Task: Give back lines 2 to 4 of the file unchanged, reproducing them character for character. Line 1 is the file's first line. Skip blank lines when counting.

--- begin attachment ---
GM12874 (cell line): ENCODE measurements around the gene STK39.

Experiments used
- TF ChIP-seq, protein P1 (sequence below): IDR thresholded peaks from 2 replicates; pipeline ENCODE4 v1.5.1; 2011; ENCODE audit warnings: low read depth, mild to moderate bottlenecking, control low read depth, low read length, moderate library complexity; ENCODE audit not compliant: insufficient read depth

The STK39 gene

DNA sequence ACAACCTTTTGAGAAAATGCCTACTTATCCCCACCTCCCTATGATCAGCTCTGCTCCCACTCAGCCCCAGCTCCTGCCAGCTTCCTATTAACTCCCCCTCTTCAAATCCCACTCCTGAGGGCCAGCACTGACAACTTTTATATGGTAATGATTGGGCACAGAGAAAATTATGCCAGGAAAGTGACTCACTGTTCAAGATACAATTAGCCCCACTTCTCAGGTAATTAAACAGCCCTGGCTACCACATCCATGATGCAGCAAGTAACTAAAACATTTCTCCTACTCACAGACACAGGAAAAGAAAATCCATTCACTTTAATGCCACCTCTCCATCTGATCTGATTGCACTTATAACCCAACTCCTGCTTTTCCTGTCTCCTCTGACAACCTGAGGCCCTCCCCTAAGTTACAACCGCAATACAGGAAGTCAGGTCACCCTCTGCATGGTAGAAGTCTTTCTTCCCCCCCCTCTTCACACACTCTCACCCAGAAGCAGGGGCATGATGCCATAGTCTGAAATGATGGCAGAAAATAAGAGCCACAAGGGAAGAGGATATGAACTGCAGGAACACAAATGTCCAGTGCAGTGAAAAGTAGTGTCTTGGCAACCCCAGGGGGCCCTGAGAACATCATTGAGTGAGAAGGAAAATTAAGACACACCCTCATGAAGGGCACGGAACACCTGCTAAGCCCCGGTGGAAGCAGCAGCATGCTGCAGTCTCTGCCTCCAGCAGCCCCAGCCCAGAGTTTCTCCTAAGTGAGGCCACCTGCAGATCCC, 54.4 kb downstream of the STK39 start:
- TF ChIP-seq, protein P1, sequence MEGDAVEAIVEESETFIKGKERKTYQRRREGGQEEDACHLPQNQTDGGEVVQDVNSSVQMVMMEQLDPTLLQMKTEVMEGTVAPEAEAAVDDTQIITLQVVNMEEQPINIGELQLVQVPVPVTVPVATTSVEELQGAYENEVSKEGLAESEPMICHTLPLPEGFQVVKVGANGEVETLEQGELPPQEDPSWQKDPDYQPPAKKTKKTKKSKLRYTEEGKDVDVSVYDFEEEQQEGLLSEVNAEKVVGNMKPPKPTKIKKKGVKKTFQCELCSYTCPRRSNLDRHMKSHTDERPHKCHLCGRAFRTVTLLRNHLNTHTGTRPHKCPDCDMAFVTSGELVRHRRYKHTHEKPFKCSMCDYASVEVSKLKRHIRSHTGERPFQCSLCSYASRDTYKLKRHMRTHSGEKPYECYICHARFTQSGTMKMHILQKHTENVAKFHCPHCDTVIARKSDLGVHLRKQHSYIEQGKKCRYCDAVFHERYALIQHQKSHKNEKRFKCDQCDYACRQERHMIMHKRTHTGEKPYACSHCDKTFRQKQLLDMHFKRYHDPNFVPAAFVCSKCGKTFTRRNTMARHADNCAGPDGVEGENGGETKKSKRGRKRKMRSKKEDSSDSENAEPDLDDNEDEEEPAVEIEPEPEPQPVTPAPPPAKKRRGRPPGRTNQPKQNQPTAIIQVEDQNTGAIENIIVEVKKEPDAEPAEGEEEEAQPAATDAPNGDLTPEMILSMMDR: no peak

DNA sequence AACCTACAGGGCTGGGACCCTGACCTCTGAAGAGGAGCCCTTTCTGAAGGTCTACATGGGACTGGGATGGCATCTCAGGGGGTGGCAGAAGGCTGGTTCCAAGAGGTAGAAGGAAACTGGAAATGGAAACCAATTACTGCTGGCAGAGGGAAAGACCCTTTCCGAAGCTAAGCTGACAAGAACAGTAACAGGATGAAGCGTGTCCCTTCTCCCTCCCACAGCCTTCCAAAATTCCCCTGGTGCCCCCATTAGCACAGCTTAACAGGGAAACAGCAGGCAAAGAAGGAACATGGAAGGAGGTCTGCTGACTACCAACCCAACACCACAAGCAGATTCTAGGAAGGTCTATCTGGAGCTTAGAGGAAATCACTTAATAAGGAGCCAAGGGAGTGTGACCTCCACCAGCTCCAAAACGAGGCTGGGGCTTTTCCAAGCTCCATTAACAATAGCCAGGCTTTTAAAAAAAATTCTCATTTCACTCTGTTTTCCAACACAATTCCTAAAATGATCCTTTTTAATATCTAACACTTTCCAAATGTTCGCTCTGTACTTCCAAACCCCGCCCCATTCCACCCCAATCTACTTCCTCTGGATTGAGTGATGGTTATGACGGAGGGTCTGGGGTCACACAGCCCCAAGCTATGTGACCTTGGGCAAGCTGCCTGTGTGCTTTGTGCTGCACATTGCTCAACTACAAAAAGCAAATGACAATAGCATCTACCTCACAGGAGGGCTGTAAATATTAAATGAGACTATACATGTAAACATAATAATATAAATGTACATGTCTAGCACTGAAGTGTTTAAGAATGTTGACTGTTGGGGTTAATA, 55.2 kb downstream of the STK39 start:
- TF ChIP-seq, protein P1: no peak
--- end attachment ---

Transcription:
Experiments used
- TF ChIP-seq, protein P1 (sequence below): IDR thresholded peaks from 2 replicates; pipeline ENCODE4 v1.5.1; 2011; ENCODE audit warnings: low read depth, mild to moderate bottlenecking, control low read depth, low read length, moderate library complexity; ENCODE audit not compliant: insufficient read depth

The STK39 gene